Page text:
At the back of the Little Caesar’s Ring Road, Jeff Everett is busy filling pans before the lunch rush hits. He’s focused on his current task, arranging chicken wings in the square pan as if he’s filling in pieces of a puzzle.
A little later, he moves to the pizza line, swirling sauce on unbaked crusts and topping each one with cheese and pepperoni. “I like all the different things to do, and my co-workers are friendly,” he said.
In addition to his job at Little Caesar’s, he works at Frisch’s two days a week. Jeff, who is 47 and has Down syndrome, was employed before his family moved to Harrison, but finding a job here was a completely different experience.
In Chicago, where the Everett family lived before coming to Cincinnati in July 2016, Jeff went through job training in school and was placed at Jewel-Osco grocery store, where he worked for 28 years, said his mom, Sue.
“Jeff had a big transition to go through when we moved. In Chicago, he did other things as well as work—his life was very full,” she said. “He’s done remarkable with the changes.”
After settling in, Jeff expressed interest in looking for a job because he likes staying busy. Unsure of what opportunities they’d find and worried Jeff would easily fall out of a work routine if he stayed at home with nothing to do, his mom reached out to Nathan Beck, employment navigation supervisor for Hamilton County Developmental Disabilities Services.
“Once he decided he wanted to work, it was full-steam ahead,” Sue said.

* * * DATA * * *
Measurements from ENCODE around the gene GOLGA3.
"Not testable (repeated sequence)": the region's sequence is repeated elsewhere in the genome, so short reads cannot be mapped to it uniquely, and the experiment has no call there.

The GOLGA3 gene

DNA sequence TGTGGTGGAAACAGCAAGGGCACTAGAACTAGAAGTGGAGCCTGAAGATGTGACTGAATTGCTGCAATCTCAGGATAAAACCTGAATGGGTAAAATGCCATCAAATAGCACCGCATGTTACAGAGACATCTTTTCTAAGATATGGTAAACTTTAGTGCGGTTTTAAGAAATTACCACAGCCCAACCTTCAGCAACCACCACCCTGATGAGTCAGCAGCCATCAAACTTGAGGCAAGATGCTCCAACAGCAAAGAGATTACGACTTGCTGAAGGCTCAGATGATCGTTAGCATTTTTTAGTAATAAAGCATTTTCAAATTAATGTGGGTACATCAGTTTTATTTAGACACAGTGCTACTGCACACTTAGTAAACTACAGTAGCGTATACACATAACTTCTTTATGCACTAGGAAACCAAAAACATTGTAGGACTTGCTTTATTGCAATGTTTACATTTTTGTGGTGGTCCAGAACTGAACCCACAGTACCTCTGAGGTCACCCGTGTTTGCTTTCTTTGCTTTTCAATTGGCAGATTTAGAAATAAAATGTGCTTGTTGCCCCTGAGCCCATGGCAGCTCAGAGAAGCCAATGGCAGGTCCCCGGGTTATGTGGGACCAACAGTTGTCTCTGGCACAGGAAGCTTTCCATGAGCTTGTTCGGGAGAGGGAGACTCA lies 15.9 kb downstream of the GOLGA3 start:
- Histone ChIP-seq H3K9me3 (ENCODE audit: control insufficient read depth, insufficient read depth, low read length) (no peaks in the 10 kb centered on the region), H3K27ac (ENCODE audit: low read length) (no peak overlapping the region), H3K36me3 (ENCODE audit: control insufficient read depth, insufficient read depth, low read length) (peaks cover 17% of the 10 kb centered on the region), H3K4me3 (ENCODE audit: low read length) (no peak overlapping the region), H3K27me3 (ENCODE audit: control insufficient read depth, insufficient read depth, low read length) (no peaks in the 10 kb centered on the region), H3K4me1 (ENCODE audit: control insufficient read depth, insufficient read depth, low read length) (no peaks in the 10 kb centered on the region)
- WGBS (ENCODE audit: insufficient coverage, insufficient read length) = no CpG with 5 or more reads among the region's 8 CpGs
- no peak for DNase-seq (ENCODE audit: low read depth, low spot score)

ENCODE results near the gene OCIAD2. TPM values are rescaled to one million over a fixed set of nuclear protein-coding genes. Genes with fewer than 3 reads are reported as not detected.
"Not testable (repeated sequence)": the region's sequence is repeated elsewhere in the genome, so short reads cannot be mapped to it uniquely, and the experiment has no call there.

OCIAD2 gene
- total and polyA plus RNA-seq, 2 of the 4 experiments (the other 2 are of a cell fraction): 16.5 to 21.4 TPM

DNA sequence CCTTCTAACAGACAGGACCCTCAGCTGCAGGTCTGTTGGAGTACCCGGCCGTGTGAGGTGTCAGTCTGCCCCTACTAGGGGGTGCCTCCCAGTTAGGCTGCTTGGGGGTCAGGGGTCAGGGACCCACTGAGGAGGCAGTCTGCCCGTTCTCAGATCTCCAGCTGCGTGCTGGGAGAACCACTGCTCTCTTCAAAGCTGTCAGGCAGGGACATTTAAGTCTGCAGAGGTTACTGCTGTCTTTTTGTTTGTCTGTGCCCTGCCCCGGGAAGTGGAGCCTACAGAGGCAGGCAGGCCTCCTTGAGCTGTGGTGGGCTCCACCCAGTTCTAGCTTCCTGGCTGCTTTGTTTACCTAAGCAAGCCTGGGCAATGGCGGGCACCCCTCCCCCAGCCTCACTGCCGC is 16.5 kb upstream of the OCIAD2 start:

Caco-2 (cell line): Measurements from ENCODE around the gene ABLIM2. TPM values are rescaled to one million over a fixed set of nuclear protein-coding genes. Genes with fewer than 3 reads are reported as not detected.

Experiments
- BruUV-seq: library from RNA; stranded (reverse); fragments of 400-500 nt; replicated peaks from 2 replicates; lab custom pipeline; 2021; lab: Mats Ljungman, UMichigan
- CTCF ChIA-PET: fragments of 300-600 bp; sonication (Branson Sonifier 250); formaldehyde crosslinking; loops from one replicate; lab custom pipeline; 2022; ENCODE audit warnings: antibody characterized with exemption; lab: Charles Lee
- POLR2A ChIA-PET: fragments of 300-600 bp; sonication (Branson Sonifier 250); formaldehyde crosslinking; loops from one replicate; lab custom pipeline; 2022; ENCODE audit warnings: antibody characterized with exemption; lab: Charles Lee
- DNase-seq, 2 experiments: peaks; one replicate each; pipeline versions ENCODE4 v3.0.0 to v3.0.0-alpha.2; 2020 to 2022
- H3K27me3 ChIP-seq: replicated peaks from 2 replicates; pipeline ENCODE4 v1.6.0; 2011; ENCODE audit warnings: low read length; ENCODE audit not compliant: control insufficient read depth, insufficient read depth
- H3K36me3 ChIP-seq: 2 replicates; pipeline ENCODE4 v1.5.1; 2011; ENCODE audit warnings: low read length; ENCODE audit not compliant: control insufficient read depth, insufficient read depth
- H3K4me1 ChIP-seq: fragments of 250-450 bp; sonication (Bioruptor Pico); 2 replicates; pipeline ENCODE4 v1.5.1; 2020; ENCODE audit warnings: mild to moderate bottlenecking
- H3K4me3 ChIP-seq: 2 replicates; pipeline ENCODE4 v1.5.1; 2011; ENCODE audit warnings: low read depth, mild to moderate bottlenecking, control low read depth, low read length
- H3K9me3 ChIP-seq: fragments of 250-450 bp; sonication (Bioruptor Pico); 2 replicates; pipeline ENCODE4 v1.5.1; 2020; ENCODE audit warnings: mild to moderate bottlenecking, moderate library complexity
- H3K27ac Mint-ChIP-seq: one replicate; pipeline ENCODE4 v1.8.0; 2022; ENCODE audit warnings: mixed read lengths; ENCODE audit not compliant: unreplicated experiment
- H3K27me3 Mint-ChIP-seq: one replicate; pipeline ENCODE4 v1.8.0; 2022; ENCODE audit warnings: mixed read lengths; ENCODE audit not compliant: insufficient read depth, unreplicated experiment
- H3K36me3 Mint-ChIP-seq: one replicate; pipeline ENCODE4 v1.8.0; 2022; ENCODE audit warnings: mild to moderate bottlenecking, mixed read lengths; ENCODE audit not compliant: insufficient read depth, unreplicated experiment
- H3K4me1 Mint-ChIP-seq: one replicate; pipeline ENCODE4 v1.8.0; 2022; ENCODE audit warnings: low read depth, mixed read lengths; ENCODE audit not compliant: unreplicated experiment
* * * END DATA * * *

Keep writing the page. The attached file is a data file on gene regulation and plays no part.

Beck sat down with the family to discuss Jeff’s employment goals and locally available resources. He helped them set up a search with Ohio Means Jobs, connected Jeff to Opportunities for Ohioans with Disabilities and started looking at openings in the community. As they visited local businesses, Sue said the biggest obstacle was the online application process required by many places, including Home Depot, Kroger and McDonald’s.
“I truly believe you’ve got to get in front of someone. For a person seeking employment, especially someone with a disability, it’s a huge barrier and the impression you make in person can make or break the opportunity,” she said.
At Frisch’s, her instinct proved true. Jeff walked in, talked to the restaurant manager and was later hired to clear tables and clean the dining room.
When he started at Frisch’s in October 2016, he had a job coach, who also followed him to Little Caesar’s when Jeff took on a second job that same month. Tabitha Davis, his supervisor at the pizza chain, said Jeff works independently but his job coach still checks in with him. “I wasn’t sure what to expect, but the longer I worked with Jeff, the easier it was,” Davis said. “He knows what’s expected and is always trying to learn and go to the next level.”
Though Jeff had some difficulty with his job search, he’s happy to be working again. “It’s not always easy, but I like it,” he said. “I knew I could do it on my own and it feels good.”
Shortly after he was hired at Little Caesar’s, his case was opened by Opportunities for Ohioans with Disabilities, which continued providing a job coach. “Jeff could have waited around but he took initiative—moving careers and leading the whole process,” Beck said. “His family was really supportive. They took him to interviews, helped him apply and assisted with technology when needed.”
The path Jeff took and the job search process was tough, but it’s “not an impossible task,” Sue said. “Fortunately, we had the support and help exploring different options. We did learn it’s an ongoing process and takes a team!”
When he’s not working, Jeff enjoys watching wrestling with his brother and participating in the Special Olympics. He also loves to travel and going out to eat.
This article originally appeared on our Employment Spotlight blog on December 17, 2017. Read more stories and follow our blog here.